Enterprise leaders are noticing results from the change in focus. Salesforce notes that 77% of enterprises report a significant ROI on mobile apps. That makes sense given consumer reliance on mobile.
89% of all mobile media time is done through apps as opposed to responsive webpages, and the highest “add to cart” rate on e-commerce sites come from tablets.
We’ve broken down the strengths of apps over responsive websites to show the motivation behind this digital sea change.
Web, native, and hybrid apps are all included under the general term “apps”, but you can check out our blog post for a fuller explanation of the difference.
The Appeal of Mobile Apps for Enterprise
No matter how well designed, a web page still has to load fully for a customer to begin interaction.
Media slows this down significantly. Responsive websites present viewers with unattractive gray “placeholder boxes” while waiting for videos and images to load.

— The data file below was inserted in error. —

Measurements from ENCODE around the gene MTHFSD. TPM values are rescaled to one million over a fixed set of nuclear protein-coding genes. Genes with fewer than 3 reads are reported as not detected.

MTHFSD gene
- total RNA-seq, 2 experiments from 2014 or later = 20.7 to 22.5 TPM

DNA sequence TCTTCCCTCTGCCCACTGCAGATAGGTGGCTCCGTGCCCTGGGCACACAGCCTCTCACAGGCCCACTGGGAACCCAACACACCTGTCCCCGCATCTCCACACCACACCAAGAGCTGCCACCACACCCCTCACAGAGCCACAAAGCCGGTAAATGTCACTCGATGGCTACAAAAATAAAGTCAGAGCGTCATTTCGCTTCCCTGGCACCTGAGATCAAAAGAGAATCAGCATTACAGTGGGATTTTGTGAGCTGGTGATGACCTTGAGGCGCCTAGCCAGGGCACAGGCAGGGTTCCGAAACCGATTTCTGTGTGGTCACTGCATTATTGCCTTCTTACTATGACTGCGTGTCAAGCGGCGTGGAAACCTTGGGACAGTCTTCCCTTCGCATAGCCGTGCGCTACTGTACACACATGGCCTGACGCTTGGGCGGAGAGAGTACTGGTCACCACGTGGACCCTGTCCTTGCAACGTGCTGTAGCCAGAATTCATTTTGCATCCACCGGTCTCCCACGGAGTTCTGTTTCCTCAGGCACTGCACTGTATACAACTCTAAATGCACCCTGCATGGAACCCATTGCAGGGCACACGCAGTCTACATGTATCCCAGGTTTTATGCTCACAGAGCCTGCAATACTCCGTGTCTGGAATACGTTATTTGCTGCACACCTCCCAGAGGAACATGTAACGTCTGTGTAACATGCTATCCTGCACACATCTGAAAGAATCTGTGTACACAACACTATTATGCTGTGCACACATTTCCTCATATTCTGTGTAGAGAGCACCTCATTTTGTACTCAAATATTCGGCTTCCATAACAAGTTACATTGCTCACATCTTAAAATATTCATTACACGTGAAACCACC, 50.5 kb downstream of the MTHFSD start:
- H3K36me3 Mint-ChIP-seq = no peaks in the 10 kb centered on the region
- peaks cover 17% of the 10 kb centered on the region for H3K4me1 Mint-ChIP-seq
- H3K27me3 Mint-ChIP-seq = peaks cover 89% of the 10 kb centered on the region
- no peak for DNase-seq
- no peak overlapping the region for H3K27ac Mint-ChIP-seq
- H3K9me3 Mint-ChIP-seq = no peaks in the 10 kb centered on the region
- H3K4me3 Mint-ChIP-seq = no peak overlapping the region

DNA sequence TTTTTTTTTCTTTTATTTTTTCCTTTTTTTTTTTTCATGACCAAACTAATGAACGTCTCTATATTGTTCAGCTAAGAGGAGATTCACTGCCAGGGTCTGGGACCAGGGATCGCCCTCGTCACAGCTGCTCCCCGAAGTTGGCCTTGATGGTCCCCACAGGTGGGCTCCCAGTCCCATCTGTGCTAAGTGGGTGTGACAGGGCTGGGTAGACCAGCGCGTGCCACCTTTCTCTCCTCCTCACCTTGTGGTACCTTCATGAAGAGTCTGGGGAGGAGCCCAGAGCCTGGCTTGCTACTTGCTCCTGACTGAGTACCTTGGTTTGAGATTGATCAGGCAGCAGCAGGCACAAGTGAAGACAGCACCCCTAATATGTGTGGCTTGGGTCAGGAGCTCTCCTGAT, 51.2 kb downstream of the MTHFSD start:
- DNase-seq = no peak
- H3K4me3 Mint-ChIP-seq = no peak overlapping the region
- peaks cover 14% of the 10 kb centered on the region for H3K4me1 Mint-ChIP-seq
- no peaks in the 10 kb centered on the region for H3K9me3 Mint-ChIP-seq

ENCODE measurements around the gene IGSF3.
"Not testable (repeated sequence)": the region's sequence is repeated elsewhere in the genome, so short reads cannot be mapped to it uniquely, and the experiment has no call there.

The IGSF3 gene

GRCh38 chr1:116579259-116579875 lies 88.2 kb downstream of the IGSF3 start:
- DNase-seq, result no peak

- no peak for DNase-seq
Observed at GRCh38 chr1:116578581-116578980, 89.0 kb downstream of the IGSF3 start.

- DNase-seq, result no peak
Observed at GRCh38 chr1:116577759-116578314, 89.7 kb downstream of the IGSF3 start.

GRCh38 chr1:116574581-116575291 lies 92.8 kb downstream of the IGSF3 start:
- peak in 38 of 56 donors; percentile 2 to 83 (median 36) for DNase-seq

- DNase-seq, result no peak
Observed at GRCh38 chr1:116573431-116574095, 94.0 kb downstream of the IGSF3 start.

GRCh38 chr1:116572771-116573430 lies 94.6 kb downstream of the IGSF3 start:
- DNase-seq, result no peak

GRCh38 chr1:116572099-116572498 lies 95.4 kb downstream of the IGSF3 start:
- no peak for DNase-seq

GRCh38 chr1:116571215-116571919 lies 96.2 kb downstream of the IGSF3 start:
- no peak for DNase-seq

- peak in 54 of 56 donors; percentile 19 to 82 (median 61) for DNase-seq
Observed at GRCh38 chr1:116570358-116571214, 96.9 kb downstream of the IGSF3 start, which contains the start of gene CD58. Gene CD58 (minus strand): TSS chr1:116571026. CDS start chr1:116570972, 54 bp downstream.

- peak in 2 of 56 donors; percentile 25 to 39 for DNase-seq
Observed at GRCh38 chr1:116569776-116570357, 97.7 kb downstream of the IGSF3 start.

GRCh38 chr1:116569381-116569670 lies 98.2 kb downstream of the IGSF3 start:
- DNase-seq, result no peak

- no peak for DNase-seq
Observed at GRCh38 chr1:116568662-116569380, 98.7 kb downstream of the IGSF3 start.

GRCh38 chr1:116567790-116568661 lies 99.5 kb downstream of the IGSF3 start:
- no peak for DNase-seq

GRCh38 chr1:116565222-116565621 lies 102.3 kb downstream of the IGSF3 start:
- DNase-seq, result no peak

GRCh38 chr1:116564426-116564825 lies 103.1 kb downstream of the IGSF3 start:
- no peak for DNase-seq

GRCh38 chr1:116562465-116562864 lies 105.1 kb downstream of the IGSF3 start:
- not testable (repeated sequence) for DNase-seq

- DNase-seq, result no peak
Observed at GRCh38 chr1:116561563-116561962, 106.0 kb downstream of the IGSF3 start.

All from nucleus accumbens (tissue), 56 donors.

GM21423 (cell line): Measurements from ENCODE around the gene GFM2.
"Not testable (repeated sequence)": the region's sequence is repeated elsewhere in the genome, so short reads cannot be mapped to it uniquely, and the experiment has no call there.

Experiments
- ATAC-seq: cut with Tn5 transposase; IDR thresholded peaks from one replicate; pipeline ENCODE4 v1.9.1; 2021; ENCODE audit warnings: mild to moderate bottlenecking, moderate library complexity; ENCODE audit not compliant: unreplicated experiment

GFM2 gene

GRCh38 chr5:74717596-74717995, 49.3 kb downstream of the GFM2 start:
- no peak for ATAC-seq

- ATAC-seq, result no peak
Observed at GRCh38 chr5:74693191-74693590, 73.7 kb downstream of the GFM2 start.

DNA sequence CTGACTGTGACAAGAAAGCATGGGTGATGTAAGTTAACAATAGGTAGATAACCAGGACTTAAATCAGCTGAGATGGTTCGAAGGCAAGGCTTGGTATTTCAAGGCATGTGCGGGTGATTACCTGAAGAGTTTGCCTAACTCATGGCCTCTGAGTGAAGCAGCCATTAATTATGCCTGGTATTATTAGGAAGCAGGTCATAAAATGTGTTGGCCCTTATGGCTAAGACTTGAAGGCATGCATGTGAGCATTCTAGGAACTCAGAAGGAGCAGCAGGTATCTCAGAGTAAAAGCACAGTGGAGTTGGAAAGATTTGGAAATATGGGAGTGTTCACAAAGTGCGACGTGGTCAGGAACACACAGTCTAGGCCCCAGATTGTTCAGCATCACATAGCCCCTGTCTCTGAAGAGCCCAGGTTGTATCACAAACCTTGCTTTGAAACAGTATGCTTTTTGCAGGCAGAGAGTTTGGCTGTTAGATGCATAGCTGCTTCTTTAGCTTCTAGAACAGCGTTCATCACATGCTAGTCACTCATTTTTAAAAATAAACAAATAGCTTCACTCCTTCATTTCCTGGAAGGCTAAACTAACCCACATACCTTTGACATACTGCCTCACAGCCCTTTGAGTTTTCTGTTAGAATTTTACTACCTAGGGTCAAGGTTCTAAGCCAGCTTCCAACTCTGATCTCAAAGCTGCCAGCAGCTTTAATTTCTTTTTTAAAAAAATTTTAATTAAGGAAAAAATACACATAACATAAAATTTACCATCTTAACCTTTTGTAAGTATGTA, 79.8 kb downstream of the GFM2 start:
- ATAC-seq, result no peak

In areas with poor signal, that can mean up to a minute of staring at a half-loaded page. Mobile users will give up on a page after an average of three seconds.
Apps have less media-intensive interfaces which translate to shorter load times. They can also rely on caching to make accessing data-intensive resources faster and smoother.
Less reliance on internet access
80% of mobile usage is done through mobile apps. Part of that is driven by their constant readiness.
App users can access some features of apps in a signal deadzone where responsive sites are only available in places with data coverage.
Smoother customer journey
Responsive layouts don’t have the intuitive“mobile feel” users are familiar with.
While smart designers tweak the layout when making a site responsive, the expectation of most websites is that they’re being used on a large screen with a mouse or touchpad.
A customer’s path through the website to complete a task is much easier on a computer than a tablet.
This kind of frustrating mobile experience can drive customers away. 61% of users will leave within minutes if they can’t easily navigate a mobile site.
Example: Anago Cleaning Systems